Racial undercurrents inflame Uber fight over background checks

Racial undercurrents inflame Uber fight over background checks

Uber is at the center of a fight over background checks that critics charge could lead to discrimination against black and Hispanic men.

The popular ride-hailing application, a favorite in political circles, says that it should not be required to do fingerprint-based background checks for its drivers, contending it would discriminate against people of color.


Uber’s position has support from the chairman of the Congressional Black Caucus as well as former Attorney General Eric HolderEric Himpton HolderOne quick asylum fix: How Garland can help domestic violence survivors First redistricting lawsuits filed by Democratic group On The Trail: Census data kicks off the biggest redistricting fight in American history MORE, whose law firm counts Uber as a client and who weighed in with a letter this month.

Critics, including the taxi industry, argue Uber should be required to do the background checks to make sure the passengers employing its drivers for rides are taken safely to their destinations.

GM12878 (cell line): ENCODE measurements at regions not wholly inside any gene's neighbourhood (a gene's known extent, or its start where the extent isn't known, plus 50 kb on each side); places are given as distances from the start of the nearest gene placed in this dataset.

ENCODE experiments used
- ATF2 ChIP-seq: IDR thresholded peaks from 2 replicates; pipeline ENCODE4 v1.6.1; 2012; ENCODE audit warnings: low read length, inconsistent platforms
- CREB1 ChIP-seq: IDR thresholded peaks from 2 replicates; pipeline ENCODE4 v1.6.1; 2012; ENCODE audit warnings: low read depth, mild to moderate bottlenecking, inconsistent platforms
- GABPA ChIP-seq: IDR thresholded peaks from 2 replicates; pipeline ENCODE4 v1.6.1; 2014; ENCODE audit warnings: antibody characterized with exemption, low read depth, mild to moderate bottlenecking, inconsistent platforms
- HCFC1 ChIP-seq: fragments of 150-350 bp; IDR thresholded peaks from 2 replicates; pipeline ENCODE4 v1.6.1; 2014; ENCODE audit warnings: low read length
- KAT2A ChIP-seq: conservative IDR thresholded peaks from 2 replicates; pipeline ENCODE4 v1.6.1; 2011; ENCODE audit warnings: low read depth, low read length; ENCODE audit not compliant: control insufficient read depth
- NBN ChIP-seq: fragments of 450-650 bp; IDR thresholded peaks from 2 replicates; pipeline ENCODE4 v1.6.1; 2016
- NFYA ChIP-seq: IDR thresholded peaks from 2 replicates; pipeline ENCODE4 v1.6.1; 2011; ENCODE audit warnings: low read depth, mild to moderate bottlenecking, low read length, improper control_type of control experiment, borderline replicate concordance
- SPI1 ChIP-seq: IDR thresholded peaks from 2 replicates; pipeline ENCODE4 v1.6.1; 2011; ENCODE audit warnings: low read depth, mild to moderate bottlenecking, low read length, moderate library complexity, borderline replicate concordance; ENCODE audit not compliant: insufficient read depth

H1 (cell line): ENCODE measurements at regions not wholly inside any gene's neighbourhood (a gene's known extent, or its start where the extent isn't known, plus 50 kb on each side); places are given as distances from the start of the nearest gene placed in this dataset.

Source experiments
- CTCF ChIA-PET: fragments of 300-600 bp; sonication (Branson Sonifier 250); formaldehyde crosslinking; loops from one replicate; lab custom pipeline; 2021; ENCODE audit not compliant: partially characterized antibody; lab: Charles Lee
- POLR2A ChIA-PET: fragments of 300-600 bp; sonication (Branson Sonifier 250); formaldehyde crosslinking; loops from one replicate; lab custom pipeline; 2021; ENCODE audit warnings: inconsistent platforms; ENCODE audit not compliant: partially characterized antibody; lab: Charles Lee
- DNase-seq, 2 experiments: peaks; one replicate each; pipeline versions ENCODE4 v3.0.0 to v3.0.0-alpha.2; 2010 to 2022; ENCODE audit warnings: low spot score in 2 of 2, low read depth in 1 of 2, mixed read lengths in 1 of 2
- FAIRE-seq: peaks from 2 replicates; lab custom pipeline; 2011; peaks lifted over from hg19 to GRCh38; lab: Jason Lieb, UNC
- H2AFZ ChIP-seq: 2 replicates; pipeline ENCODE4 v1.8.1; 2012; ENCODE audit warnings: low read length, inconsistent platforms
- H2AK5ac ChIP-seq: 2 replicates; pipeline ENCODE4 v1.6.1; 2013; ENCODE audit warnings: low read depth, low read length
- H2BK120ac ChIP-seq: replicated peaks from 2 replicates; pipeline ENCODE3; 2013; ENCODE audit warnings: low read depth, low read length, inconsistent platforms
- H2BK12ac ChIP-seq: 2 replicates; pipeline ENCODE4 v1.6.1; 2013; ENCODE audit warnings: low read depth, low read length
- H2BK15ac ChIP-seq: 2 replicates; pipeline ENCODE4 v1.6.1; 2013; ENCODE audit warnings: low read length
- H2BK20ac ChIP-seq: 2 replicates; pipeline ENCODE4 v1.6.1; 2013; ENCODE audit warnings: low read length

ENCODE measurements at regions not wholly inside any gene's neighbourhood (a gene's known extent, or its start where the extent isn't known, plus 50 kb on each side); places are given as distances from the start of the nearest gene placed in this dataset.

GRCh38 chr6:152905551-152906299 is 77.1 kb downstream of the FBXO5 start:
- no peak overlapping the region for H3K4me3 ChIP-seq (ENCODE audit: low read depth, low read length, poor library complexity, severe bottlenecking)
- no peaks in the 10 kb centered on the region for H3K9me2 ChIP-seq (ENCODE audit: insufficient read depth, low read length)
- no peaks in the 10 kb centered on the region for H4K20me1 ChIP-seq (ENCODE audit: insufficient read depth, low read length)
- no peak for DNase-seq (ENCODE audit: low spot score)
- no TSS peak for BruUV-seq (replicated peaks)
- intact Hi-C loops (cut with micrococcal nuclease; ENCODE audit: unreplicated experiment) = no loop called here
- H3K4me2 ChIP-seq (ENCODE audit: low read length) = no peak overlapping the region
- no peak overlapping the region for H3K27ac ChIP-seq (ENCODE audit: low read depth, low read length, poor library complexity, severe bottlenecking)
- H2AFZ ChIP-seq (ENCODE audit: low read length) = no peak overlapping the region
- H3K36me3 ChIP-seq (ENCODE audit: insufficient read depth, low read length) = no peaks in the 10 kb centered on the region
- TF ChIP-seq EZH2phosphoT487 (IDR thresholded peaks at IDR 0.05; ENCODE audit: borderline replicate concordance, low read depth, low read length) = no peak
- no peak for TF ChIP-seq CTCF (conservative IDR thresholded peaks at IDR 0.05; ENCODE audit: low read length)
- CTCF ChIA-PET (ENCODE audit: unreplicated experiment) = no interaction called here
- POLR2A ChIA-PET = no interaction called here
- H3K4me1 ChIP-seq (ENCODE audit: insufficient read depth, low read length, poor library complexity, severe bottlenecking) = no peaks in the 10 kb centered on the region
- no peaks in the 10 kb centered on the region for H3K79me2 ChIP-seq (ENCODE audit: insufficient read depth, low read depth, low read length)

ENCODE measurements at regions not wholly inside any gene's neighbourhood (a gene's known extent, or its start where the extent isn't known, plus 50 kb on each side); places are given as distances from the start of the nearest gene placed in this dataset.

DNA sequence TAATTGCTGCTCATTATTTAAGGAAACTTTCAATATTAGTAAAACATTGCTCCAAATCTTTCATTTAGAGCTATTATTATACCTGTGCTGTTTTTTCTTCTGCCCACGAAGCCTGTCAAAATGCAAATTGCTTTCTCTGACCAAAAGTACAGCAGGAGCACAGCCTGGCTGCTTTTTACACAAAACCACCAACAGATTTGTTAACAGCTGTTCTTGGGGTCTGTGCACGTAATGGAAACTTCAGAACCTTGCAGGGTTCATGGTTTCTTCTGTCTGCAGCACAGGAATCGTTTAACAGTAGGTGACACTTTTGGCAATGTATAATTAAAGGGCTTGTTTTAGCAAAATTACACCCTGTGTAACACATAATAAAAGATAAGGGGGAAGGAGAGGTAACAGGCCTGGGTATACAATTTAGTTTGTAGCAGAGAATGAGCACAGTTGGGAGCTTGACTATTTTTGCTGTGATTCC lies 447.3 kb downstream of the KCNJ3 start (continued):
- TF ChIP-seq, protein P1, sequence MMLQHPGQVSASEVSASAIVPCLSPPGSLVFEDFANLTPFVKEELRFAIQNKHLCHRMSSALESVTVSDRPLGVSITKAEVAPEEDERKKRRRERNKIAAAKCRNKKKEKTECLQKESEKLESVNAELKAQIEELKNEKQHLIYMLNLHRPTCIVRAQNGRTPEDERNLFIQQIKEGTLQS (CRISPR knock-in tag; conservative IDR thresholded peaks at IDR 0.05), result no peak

They also question why their drivers need to be fingerprinted when Uber drivers can hit the road without going through that process. 

Politicians love to tout Uber as a symbol of innovation, where riders are connected to drivers through a smartphone app that hails nearby drivers who work as independent contractors. 

Though the requirements vary from city to city and state to state, a 2015 description from Uber in California outlines that a screening company checks would-be drivers using their names, birth dates, Social Security numbers and information about their driver and vehicle registration.

But critical public officials and the taxi industry, which has been fighting Uber since it was founded, say that the name-based background checks simply aren’t thorough enough. 

They are pushing for Uber to instead require drivers to be fingerprinted and those fingerprints to be run through a Federal Bureau of Investigation database that contains information on arrests.